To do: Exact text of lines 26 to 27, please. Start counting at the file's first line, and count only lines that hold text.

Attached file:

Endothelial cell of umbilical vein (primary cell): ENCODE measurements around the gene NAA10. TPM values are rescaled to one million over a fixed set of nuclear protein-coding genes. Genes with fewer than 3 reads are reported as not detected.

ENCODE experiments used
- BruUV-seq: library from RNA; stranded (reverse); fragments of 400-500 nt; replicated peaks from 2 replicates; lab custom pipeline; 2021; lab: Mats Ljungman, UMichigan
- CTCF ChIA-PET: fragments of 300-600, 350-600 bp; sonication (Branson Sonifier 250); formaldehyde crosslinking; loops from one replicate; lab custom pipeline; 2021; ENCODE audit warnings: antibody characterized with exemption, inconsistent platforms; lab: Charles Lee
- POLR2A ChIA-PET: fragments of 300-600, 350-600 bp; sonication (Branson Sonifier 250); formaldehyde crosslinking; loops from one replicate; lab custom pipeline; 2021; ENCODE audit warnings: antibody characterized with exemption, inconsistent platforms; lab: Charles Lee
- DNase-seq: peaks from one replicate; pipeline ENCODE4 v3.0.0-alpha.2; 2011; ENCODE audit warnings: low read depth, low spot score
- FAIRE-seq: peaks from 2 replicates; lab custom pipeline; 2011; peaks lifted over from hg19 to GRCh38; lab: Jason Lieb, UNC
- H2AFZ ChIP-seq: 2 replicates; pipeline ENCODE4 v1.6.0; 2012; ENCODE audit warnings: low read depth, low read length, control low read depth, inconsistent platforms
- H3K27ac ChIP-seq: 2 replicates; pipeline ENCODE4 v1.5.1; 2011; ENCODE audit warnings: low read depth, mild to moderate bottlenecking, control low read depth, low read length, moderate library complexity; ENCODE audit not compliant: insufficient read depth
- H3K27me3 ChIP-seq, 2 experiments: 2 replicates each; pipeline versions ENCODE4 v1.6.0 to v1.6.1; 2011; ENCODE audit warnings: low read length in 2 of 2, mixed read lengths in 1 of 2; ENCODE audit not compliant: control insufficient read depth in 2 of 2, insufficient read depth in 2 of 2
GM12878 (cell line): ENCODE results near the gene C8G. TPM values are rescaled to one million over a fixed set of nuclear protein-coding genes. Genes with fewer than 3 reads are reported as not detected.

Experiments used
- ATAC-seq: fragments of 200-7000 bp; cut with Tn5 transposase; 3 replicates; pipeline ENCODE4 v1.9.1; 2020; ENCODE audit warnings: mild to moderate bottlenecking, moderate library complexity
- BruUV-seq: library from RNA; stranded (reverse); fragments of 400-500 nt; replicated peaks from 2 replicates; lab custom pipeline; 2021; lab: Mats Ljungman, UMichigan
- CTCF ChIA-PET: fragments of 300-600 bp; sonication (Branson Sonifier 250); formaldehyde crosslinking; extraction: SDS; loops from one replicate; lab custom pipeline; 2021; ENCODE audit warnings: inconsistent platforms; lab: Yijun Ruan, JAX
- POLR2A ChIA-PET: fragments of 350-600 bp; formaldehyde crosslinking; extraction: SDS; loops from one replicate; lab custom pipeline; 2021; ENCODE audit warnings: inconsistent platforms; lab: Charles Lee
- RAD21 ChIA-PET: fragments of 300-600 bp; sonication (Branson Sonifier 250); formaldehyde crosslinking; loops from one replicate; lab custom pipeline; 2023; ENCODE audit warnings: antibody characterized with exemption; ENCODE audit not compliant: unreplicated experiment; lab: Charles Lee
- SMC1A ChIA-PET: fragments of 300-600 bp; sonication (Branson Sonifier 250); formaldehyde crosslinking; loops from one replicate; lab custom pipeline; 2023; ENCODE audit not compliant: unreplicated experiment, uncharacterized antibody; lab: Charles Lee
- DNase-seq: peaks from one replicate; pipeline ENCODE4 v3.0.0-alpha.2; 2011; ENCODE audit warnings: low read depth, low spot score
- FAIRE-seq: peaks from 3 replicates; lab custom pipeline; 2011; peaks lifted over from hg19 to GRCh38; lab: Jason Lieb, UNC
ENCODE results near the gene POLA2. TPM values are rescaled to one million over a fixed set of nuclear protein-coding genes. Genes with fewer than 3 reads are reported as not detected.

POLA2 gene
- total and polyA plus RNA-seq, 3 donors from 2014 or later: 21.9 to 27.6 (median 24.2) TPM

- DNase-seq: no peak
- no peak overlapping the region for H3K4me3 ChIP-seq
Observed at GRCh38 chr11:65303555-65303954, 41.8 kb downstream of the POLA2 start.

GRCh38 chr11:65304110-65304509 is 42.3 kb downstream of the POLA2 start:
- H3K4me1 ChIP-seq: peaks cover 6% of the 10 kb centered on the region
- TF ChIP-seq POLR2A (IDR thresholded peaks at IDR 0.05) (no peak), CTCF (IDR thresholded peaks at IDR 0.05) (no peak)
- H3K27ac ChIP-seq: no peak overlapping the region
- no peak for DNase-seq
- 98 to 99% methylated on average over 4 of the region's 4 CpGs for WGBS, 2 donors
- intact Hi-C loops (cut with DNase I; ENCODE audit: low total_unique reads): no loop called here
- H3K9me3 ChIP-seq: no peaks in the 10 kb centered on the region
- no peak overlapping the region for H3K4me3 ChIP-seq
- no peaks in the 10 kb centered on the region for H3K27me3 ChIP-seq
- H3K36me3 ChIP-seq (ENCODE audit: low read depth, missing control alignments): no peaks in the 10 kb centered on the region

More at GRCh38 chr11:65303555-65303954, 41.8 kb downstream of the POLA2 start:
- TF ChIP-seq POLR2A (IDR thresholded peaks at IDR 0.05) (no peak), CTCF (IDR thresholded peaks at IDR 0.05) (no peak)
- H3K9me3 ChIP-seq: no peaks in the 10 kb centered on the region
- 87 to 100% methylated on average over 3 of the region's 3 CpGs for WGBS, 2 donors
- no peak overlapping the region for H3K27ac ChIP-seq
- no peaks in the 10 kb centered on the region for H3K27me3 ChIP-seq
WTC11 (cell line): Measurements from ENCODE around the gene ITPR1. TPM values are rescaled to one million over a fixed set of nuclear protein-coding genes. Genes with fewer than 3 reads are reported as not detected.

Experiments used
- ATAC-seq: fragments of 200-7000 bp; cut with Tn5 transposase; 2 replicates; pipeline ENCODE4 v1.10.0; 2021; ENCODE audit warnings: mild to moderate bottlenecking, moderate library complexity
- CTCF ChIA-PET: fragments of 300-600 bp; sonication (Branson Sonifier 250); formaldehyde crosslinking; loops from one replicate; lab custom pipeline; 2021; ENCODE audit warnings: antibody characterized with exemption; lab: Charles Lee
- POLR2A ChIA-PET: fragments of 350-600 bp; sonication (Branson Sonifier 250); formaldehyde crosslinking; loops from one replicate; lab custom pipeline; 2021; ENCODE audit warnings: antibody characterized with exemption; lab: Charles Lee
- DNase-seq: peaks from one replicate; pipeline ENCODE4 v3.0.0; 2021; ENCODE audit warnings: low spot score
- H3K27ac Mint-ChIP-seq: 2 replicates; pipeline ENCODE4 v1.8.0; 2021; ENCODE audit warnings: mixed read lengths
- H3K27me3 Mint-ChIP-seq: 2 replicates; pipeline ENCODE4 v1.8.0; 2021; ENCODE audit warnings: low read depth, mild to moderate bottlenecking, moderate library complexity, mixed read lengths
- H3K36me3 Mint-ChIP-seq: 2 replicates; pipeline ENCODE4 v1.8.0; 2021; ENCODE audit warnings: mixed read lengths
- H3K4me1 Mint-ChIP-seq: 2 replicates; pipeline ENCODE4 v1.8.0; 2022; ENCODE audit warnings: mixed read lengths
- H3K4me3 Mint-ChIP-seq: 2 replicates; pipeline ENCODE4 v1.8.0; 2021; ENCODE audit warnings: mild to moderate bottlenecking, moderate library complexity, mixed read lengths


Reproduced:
Observed at GRCh38 chr11:65303555-65303954, 41.8 kb downstream of the POLA2 start.

GRCh38 chr11:65304110-65304509 is 42.3 kb downstream of the POLA2 start: